Marcus Mosiah Garvey, Jr.
Publisher, Journalist, Activist
and Africanist. He is also of the
ONH (Order of National Hero) in Jamaica.
The idea that included us, the living, united with our African ancestry was for me revolutionary indeed, and it started to clarify things for me much later. It was then and only then that I became involved with my African-ness. Continue reading
Recalling Mother Campbell I’ll just back up a little bit. Shortly after arriving in Panama from what at the time had been my honeymoon trip, I found myself showing up at the door of Mother Campbell in Rio Abajo. She, even at that time after many years had passed without hearing from me in the United States, remembered me, whom she had known since I was a child. I had always admired her for always carrying an authoritative demeanor as the “Madame” I had known since I was about eight years of age and whose church was a frequent stop for my grandmother and me. Continue reading
The African-derived religions of our childhood in Panama, the religion we Westindians referred to as Beji-Nite, in particular, I would later encounter in my research of extracts of religions practised in ancient times in certain regions of Central Africa. It would then be safe for me to conclude that it is an ancient African tradition for women to take on the role of intermediary with the Spirits for the protection of their family, the clan, and, in fact, the general environment. Continue reading
An old etching of a group of slaves being branded.
I would say this and similar situations of bondage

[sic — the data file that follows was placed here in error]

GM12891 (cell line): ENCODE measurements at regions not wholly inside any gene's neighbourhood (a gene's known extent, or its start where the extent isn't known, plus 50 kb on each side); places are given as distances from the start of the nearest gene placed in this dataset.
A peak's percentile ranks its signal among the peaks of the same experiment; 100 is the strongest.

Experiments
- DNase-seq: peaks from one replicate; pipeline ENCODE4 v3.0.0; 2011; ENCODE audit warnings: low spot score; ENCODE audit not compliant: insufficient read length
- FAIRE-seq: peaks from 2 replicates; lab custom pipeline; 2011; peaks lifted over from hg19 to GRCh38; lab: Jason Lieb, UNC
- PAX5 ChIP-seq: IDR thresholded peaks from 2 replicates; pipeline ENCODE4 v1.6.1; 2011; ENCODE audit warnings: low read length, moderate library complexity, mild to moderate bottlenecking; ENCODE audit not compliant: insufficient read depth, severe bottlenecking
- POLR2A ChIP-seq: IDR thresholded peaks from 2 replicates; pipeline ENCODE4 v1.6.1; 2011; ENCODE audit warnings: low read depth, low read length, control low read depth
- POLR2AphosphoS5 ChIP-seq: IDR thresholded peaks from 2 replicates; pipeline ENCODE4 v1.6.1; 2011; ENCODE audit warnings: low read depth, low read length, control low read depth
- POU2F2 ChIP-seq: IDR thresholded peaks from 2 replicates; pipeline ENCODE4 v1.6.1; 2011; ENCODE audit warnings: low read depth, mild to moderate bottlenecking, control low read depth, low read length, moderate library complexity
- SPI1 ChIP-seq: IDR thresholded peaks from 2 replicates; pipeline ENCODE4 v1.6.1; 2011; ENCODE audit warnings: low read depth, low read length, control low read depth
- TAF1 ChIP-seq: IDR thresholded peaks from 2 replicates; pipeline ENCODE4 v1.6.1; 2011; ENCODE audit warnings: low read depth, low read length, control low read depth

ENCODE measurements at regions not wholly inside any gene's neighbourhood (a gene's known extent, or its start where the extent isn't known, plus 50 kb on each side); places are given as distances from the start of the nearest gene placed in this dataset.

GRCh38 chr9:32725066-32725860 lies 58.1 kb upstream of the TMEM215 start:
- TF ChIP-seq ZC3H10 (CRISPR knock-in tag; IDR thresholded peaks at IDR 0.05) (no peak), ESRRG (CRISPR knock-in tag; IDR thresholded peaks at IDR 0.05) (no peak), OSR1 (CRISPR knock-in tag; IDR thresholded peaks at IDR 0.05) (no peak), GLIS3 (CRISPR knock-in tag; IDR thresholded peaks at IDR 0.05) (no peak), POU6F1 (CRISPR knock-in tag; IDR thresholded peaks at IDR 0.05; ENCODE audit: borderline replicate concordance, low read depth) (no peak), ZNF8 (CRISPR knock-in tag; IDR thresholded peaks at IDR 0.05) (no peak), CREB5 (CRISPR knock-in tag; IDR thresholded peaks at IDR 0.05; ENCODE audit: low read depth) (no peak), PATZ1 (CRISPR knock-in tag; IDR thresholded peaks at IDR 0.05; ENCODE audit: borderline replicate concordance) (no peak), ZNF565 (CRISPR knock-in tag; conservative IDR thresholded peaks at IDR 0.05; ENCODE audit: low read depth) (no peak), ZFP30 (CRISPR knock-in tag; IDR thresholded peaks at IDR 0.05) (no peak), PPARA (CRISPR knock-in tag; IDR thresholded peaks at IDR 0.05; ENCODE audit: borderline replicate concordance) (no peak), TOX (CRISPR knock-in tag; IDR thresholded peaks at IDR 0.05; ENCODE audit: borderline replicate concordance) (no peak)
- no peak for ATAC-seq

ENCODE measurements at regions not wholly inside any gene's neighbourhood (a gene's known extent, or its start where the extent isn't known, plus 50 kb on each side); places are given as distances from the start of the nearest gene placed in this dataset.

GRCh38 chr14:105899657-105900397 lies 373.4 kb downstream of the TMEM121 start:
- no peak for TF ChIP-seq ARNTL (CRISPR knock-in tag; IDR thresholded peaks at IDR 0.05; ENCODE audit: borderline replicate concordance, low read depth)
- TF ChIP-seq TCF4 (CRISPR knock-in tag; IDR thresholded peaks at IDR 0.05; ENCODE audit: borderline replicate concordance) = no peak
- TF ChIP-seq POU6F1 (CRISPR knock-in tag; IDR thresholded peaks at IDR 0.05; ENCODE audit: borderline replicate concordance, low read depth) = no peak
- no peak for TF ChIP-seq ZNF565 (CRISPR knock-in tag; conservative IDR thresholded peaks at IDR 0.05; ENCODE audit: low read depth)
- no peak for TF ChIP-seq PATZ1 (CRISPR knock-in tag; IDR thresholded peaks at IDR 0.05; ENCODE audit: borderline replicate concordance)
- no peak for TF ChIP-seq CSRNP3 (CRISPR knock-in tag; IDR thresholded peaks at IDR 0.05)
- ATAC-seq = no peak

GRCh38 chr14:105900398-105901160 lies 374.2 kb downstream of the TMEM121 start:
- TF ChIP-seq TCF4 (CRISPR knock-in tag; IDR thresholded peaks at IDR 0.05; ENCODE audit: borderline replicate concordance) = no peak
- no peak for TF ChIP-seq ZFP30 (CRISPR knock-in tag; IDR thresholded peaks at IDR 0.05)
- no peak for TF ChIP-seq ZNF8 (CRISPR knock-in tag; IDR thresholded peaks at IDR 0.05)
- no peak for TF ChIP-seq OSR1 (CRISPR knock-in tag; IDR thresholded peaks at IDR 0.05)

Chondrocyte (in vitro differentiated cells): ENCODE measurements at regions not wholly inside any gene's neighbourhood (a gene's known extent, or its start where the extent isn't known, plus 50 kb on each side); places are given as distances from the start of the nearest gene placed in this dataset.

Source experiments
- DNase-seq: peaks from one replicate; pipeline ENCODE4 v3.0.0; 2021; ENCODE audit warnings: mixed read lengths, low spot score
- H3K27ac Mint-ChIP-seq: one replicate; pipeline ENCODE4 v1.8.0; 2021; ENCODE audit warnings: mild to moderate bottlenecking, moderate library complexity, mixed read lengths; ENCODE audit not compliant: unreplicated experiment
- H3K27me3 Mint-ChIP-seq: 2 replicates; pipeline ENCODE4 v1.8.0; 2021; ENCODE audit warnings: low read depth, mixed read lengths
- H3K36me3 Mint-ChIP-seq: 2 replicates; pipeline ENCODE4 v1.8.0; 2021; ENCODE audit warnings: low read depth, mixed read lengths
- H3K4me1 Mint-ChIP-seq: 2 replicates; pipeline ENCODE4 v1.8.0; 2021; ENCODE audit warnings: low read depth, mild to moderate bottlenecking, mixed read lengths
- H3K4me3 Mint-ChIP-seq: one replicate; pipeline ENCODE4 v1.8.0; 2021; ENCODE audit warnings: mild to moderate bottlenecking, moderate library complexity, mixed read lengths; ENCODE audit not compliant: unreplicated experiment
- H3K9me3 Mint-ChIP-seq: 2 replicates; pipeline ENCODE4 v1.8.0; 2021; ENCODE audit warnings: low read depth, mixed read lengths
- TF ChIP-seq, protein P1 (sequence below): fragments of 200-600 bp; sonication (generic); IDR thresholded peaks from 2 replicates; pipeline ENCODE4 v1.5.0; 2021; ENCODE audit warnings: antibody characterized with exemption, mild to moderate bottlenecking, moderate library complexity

are the essence of “purgatory.”
From most of the accounts of what life was like coming from the Black Canal Zone to live in the urban cities of the regions around the Panama Canal, some of the people who experienced it would probably have described it as “living in Puckatery” which is purgatory in our Westindian language. Yet, even today, a great many Westindian people shy away from even participating in the surviving African derived religious practices that many frown on as one of the regrettable deceptions in their existence. Continue reading
This is a good example of a bush church.
My increasing personal interest would make me a willing partner with my paternal grandmother, Fanny E. Reid, particularly in our excursions into the “bush.” We traveled to different religious ceremonies by public transportation to as far as Chivo-Chivo and Chilibre which today are as far by automobile as they were in those days of the late 1940’s. Continue reading
This is a Matriarch, a member of the
Spiritual Baptist Church of Trinidad/Tobago,
ringing in the Spiritual Baptist Day Liberation Day
Celebrations in Port of Spain. The image is from the
Trinidad Express, accompanied by an excellent article.
You may recall my constant, and at times tiresome, complaint that no one ever spoke to me or any other kid about such things as religion or religious practices in our early childhood. It was not until I had grown and made my own choices concerning these issues that I would seek to participate in these practices with my paternal grandmother. Growing up with my grandmother, however, I would remember meeting Beji-Nite practitioners and adepts. They would be coming and going at our home in Magnolia Building where I was growing up. Continue reading